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Joyce Wilson dies on July 19th

Joyce E. Wilson of Macclenny died on July 19, 2012 surrounded by loved ones. She was predeceased by parents Daniel Higginbotham and Jennie O’ Berry and brother Donald Higginbotham.

Mrs. Wilson is survived by son Brett Wilson; daughters Lori Moore (Wayne), Lisa Davis (Tim), and Sandy Alford (Gary); brothers Daniel Higginbotham (Rosie), David Higginbotham, Frank O’ Berry (Laura) and Clarence O’ Berry (Peggy); sister Lora Gazebo; grandchildren Bobby, Andy, Danielle (Jessee), Brittany (Russell), Justin, Mattie; great-grandchildren Tyler, Adrianna, and Evan; numerous nieces and nephews.

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Which drugs are the worst?

An acquaintance queried the other day: which is harming Baker County more — prescription pill abuse or methamphetamine?

Hmmm.

The correct response is, I suppose, who cares? They both are taking a toll destined to bring misery to users and heartache to their families. They merely do so to varying degrees.

Is the abuse worse here than elsewhere? The correct response to that, I suppose, also is who cares? Whether it’s worse here than, say, in Clay or St. Johns counties misses the point. We don’t live in Clay or St. Johns counties, and whatever problems beset us because so many people chase drug habits are our problems.

Here’s what we do know.

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Program honors veterans at Heritage Park

Above, Robert Osborn (left) of Jacksonville and Karl Joyce of Macclenny meet in a tearful reunion. Both attended Robert E. Lee High in Riverside.A modest but patriotic crowd turned out at Macclenny’s Heritage Park at midday on April 21 for the second annual Korean and Vietnam veteran appreciation day.

With the theme, “Freedom is not Free,” the program organized by Jessie and Karl Joyce included speeches by veterans of Vietnam, Iraq and Afghanistan, a special tribute to the missing in action and other recognitions.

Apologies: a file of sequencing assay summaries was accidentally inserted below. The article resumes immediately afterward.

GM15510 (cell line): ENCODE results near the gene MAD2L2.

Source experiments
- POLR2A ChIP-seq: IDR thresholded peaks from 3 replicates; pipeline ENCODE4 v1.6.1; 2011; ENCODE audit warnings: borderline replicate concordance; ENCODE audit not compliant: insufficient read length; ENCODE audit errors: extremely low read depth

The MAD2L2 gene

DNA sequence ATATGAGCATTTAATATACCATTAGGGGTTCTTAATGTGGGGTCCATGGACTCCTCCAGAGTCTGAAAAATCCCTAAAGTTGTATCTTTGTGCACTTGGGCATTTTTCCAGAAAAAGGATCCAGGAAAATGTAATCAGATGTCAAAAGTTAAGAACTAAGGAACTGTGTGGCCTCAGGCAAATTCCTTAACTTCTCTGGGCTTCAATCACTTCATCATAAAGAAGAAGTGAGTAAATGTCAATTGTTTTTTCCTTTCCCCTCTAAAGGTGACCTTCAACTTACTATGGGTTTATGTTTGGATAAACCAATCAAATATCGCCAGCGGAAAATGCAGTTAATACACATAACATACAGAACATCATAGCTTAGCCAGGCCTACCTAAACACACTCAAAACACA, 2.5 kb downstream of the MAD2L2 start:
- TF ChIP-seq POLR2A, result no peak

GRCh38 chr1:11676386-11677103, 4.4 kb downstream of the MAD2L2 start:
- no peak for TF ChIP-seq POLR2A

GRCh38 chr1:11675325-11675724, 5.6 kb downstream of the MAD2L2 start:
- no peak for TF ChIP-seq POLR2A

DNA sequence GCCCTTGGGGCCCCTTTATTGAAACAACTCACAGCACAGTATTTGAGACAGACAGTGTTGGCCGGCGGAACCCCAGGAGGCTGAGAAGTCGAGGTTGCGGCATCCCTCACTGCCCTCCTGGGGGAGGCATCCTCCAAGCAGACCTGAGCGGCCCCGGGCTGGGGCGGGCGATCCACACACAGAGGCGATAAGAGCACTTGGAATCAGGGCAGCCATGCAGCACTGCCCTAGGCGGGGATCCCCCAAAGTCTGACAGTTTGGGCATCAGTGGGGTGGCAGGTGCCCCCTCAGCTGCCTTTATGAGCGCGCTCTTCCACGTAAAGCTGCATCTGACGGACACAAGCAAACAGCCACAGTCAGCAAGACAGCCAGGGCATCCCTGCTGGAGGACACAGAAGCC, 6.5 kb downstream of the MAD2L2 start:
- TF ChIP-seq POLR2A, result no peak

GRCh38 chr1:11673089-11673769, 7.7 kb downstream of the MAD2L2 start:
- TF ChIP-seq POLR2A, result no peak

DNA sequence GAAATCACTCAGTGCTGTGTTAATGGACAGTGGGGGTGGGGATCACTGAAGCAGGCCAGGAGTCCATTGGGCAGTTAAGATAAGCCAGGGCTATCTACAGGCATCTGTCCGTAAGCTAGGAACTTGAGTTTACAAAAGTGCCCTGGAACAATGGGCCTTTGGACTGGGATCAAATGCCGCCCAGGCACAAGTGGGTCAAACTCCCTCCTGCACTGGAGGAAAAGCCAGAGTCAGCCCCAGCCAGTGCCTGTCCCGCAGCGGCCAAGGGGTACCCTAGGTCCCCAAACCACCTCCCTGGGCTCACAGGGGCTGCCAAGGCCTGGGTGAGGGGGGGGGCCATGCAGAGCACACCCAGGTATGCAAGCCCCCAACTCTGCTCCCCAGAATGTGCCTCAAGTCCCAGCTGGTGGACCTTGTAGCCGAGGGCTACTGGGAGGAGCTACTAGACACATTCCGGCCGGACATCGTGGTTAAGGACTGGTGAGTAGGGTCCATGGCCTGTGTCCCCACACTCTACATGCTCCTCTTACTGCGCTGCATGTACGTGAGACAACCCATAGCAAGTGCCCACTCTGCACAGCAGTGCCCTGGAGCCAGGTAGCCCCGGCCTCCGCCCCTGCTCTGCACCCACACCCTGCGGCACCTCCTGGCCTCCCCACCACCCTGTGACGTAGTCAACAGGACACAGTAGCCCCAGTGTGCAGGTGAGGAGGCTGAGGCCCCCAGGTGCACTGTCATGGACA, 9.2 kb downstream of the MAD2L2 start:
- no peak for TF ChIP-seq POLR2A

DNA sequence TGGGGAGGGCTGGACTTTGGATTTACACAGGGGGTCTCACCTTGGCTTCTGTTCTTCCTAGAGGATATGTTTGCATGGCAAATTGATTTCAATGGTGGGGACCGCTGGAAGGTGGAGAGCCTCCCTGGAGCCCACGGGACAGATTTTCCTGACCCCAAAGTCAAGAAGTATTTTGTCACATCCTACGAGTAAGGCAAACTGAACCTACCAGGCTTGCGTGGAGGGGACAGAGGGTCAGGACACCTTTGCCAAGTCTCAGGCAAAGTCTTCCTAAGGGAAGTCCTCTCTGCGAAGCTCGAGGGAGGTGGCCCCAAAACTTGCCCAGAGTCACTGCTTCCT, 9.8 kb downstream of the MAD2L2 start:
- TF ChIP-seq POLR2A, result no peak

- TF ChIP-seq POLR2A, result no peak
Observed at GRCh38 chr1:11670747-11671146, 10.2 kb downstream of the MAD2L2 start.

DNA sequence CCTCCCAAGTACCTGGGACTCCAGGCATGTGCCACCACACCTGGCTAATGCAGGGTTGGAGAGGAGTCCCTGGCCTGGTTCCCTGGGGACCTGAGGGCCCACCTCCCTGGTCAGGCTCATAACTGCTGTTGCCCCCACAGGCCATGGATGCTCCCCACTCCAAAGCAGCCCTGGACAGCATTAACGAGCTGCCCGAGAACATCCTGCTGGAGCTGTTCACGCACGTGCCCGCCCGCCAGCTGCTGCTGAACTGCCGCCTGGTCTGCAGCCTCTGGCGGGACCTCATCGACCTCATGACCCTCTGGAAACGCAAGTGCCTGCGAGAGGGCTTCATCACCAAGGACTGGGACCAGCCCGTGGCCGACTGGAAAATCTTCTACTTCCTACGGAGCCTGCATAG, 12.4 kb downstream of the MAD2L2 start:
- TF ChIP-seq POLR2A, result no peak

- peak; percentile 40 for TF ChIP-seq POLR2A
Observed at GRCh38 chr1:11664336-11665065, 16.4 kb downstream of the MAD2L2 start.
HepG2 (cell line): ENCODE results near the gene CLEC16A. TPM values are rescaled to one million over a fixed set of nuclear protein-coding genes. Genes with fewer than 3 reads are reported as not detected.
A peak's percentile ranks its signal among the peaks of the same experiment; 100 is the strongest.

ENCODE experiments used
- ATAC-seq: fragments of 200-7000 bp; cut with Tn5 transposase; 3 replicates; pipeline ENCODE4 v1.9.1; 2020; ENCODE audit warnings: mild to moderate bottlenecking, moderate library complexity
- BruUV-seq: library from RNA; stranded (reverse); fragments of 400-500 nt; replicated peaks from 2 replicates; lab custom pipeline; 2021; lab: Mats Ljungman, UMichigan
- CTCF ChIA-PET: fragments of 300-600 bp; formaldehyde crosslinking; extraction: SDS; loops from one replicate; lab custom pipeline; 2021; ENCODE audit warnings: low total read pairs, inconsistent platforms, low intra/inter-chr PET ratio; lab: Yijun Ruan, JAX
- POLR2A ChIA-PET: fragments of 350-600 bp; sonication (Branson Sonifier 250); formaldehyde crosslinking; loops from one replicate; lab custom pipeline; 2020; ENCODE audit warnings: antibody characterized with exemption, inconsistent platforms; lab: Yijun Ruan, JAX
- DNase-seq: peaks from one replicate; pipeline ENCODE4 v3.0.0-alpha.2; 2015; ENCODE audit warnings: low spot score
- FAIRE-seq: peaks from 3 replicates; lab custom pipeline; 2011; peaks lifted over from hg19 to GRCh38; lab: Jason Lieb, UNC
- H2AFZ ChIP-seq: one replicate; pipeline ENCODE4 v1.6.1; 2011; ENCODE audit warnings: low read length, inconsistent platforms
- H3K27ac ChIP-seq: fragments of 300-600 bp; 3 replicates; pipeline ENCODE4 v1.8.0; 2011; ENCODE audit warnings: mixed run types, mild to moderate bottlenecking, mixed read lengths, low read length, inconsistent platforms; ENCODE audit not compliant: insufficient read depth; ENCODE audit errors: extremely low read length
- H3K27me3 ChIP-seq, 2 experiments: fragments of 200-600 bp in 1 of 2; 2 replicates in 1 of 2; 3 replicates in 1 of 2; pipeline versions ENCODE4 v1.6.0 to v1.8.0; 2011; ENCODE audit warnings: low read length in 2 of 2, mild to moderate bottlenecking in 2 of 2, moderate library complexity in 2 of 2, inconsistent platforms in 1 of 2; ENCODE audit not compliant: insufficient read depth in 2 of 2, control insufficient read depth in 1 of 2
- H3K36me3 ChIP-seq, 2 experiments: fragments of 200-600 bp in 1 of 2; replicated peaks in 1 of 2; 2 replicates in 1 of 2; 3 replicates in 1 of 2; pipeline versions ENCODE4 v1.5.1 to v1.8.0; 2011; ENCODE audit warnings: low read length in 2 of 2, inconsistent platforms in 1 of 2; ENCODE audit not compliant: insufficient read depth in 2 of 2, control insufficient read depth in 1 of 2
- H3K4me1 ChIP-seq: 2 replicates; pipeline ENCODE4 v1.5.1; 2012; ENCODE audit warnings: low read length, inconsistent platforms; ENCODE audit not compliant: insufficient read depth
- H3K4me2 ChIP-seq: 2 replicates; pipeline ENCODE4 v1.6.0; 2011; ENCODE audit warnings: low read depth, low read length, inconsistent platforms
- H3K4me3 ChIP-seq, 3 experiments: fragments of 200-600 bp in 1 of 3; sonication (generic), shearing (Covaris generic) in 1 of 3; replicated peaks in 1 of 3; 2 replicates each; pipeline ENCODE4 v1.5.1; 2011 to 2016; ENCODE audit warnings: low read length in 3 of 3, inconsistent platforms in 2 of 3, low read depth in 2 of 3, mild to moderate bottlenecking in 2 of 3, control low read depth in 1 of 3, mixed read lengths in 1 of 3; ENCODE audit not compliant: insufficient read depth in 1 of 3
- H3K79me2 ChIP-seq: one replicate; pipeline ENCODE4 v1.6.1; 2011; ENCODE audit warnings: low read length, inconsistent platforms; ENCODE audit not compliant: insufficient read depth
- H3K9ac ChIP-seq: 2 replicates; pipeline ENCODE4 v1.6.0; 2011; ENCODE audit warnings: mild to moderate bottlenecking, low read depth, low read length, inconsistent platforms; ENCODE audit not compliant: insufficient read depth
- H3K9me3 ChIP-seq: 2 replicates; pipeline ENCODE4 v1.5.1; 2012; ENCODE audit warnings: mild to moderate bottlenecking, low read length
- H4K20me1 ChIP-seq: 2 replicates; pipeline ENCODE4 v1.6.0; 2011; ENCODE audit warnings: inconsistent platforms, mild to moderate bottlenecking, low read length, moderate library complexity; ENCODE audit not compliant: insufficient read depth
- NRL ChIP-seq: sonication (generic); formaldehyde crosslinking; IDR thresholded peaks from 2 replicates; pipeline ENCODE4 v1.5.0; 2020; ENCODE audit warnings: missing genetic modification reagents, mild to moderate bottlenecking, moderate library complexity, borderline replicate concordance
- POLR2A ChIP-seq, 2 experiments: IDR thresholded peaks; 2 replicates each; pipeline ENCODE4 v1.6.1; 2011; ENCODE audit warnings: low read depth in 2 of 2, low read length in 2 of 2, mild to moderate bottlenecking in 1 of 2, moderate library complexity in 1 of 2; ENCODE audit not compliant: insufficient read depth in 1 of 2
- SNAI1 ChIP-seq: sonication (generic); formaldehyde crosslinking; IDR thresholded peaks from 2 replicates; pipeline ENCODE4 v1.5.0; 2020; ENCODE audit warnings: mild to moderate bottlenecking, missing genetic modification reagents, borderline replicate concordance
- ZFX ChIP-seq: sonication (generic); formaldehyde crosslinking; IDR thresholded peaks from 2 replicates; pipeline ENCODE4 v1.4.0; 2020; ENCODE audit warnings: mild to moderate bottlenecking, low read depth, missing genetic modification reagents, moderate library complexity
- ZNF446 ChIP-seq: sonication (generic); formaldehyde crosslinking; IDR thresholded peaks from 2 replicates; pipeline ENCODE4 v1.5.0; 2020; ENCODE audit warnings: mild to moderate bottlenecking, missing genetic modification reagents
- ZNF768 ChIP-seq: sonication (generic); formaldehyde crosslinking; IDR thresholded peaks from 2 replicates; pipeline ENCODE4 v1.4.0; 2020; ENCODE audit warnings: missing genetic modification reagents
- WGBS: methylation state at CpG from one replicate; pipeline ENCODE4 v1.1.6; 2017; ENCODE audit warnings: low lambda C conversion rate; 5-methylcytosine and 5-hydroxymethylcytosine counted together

Mrs. Joyce planned to have just the single event last year, but public demand led to the second annual tribute in 2012. “And I enjoy doing it,” she said.

Mrs. Joyce got the idea for the first tribute after a visit to Jacksonville International Airprot to welcome home returning vets.

“We would go to the airport and greet them and wave flags,” she said.

But it made her remember how Vietnam and Korean War veterans were not greeted in the the same way.

“They were never welcomed home,” she said. “They were spit on when they came home.”

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Performers take stage as forbears

From left: Denny Wells, Mallory Chauncey, (front) Harper Archambault and Julia Archambault, and Shelly Neri.“I was about to step on stage in my seersucker suit and I had to stop for a second. I thought, ‘I’m about to play my grandfather.’”

Denny Wells, who plays City Manager Frank Wells in the Baker County High drama and Baker County Community Theatre production of Baker County, Fla.: 1861-1961, was one of several performers with personal connections to the people in the play.

When he was asked to portray his grandfather, who had a big hand in helping stop moonshining in Baker County, he paused for a moment before saying, “You can’t imagine what an honor this is.” He then went out and bought a seersucker suit, which was his grandfather’s signature apparel.

For Mr. Wells, playing the role has been like channeling his grandfather. The two were extremely close and he remembers seeing his grandfather in the self-same suit. Others also remember it fondly.

Wells was leaning against the front of the stage after the sold out performance January 13 and a passing audience member commented, “I saw your grandfather dressed like that many a day.”

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